If there is something that the past two years have taught us is that we can’t always foresee what life will throw at us. And, no matter how careful and prepared you are, occasional illnesses and family emergencies happen, and can cause you to miss one or more days of work.
But there is a drastic difference between an occasional unforeseen that prevents you from clocking in and regular, unjustified absences. In the US, the habitual non-presence of employees has been on the rise over the past years, reaching an average of absent employees of 3.2%.
And, when your employees don’t show up for their shift, your company can suffer severe consequences, including a drop in employee morale, financial damages, and operational inefficiency. So, what can you do about it? Is it possible to terminate an employee for excessive absenteeism, the answer is yes – but it’s not the only solution. Learn more below!
What Is Absenteeism?
Before diving into whether it is fair for employers to terminate an employee for excessive absences, let’s look at what absenteeism is.
Generally, your employees can be absent for a range of reasons, including vacations, holidays, family emergencies, or occasional sicknesses. However, if you have noticed your employees being consistently absent from work for unacceptable reasons or extended periods, you might be dealing with absenteeism.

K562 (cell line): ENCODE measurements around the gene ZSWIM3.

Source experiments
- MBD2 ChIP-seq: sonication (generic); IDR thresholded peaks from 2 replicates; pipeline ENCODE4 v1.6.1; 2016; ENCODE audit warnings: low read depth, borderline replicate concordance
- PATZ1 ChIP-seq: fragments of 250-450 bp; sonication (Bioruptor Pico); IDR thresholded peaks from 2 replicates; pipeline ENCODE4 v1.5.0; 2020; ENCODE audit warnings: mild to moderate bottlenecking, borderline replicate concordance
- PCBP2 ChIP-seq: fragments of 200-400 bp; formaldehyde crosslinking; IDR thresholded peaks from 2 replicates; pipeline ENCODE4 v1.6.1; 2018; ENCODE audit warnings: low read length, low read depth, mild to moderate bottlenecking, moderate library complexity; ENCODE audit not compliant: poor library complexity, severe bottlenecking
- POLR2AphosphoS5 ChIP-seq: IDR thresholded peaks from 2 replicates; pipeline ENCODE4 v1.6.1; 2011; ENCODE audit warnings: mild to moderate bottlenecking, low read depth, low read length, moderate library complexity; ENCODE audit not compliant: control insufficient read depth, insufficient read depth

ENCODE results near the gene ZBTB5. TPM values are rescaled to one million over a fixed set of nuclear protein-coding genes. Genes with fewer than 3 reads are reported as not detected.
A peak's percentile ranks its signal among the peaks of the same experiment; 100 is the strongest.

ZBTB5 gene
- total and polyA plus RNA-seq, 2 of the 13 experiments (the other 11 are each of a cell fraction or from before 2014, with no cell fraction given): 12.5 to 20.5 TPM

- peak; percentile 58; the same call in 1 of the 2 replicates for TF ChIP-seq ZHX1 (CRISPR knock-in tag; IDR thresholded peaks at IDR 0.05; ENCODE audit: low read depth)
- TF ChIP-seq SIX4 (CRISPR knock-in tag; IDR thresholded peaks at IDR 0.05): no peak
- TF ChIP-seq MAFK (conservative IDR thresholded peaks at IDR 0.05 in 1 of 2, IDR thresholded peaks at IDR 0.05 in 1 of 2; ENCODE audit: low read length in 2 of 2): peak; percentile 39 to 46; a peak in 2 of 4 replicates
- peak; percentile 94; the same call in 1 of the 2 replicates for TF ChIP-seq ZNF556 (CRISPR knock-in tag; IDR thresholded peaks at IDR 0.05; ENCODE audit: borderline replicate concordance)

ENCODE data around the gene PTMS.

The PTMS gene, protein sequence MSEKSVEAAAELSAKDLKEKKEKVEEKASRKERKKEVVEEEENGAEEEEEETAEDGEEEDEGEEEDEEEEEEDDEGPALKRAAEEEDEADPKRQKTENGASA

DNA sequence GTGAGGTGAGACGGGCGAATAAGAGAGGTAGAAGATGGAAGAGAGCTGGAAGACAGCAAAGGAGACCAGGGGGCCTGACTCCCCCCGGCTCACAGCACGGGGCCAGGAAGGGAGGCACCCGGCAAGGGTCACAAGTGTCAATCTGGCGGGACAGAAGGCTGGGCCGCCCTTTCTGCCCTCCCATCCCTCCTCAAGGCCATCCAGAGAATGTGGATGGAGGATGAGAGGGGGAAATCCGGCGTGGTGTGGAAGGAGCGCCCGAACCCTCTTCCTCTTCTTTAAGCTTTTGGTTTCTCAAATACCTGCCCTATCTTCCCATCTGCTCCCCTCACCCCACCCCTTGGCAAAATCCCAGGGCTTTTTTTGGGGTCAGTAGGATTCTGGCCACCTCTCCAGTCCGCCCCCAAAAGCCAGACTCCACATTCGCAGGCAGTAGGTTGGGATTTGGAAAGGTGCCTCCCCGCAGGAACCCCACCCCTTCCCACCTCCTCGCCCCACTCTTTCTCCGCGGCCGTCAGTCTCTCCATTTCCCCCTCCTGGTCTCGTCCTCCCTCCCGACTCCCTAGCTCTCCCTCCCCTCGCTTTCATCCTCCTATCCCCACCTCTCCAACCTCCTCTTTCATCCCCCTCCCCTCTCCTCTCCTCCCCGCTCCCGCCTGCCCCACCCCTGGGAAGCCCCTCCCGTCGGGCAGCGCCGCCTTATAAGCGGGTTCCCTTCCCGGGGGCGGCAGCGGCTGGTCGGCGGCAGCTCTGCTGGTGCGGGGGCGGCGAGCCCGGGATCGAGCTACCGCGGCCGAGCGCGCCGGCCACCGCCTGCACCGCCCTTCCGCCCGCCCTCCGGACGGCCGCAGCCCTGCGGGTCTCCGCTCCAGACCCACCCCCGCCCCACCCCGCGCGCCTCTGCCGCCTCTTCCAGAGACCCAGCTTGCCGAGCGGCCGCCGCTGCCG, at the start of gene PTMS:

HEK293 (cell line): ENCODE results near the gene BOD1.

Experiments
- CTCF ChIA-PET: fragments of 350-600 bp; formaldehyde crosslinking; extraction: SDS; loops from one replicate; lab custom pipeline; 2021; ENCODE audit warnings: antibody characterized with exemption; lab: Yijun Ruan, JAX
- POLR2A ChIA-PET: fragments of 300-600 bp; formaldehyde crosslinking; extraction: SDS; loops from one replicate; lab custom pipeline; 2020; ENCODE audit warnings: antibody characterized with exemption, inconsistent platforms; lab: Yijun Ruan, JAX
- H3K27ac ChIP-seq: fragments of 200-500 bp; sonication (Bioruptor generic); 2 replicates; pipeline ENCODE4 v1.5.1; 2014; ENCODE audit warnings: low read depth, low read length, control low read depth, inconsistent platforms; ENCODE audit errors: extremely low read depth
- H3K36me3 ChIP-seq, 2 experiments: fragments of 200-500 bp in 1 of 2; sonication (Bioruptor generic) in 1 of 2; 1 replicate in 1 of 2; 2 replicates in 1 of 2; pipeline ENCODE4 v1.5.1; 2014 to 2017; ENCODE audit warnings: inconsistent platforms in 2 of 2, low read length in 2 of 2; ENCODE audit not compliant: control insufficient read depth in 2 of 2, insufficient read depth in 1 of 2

It is important to notice that there are no federal laws that determine what constitutes “excessive” absenteeism – or how many days off are too many days off. Setting these standards and guidelines comes down to the employer, who should offer guidelines in the official employee handbook and attendance policy.
The Impact of Excessive Employee Absences
The consequences of excessive employee absences or low employee attendance rates in your company can be catastrophic. These include:
- Financial losses deriving from having to pay the absent employee’s wage
- Financial losses from having to find a replacement – often with costlier agency workers
- Increased administrative costs of dealing with absenteeism
- Reduced operational efficiency and lower quality of products and services
- Reduced morale across the team, especially if other team members have to pick up the slack
Reasons for Excessive Absences
Episodes of absenteeism – or unscheduled absence – and are often intentional and can stem from a range of causes, including:
- A serious health condition or chronic illness